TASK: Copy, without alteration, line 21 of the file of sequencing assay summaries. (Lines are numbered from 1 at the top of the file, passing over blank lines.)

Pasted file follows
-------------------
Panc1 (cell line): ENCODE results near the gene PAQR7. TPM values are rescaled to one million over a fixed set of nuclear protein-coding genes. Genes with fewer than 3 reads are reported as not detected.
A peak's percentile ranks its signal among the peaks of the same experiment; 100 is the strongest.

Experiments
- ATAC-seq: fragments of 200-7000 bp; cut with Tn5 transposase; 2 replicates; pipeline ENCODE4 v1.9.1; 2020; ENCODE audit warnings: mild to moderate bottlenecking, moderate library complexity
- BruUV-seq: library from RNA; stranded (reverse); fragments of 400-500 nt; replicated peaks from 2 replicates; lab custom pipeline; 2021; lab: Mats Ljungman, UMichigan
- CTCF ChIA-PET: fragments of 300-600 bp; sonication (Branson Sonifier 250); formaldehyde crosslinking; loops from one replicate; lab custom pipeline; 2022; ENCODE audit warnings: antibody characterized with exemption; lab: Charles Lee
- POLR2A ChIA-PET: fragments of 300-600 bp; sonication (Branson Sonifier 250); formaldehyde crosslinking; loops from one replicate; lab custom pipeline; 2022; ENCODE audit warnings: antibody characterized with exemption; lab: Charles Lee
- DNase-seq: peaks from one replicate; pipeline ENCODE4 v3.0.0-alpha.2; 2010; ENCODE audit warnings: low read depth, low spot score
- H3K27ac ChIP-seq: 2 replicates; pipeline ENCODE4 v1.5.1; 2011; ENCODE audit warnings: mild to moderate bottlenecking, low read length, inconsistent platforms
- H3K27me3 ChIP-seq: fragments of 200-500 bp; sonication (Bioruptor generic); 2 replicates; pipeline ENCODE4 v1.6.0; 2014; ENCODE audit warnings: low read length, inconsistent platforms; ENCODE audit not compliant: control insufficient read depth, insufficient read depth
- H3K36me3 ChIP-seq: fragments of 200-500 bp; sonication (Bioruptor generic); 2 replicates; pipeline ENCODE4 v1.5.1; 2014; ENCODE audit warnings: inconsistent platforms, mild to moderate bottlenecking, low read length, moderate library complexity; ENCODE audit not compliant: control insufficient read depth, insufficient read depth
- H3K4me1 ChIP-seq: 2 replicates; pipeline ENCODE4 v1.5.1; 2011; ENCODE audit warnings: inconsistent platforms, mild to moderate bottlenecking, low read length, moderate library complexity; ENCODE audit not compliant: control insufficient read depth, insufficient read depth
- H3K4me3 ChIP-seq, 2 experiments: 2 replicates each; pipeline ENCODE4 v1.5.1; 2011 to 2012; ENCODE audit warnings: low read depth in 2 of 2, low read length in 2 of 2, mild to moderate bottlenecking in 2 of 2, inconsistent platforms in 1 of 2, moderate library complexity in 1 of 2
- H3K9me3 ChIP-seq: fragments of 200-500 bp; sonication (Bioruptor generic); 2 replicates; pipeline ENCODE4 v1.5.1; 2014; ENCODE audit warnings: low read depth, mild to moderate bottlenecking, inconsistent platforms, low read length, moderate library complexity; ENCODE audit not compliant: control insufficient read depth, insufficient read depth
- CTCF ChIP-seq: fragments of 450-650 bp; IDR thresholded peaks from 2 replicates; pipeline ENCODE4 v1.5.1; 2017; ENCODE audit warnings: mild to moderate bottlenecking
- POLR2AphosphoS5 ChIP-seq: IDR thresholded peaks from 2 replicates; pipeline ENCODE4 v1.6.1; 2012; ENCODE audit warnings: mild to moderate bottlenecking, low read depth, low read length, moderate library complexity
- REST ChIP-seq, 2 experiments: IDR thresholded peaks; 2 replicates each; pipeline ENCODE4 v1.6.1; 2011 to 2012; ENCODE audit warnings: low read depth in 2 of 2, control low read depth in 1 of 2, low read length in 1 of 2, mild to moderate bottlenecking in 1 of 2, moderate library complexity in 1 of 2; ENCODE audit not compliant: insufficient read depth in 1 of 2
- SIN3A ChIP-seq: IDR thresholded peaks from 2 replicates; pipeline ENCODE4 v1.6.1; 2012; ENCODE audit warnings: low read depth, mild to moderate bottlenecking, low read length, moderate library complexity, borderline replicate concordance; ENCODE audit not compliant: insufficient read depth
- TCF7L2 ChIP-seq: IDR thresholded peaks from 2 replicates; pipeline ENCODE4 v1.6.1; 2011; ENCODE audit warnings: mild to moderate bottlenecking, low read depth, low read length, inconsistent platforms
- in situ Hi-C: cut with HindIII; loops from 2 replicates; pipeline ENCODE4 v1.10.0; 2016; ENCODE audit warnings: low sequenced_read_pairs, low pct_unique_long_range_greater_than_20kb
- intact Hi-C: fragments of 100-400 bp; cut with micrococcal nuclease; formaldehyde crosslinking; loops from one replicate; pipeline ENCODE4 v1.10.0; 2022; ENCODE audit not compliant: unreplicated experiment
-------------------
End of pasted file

- intact Hi-C: fragments of 100-400 bp; cut with micrococcal nuclease; formaldehyde crosslinking; loops from one replicate; pipeline ENCODE4 v1.10.0; 2022; ENCODE audit not compliant: unreplicated experiment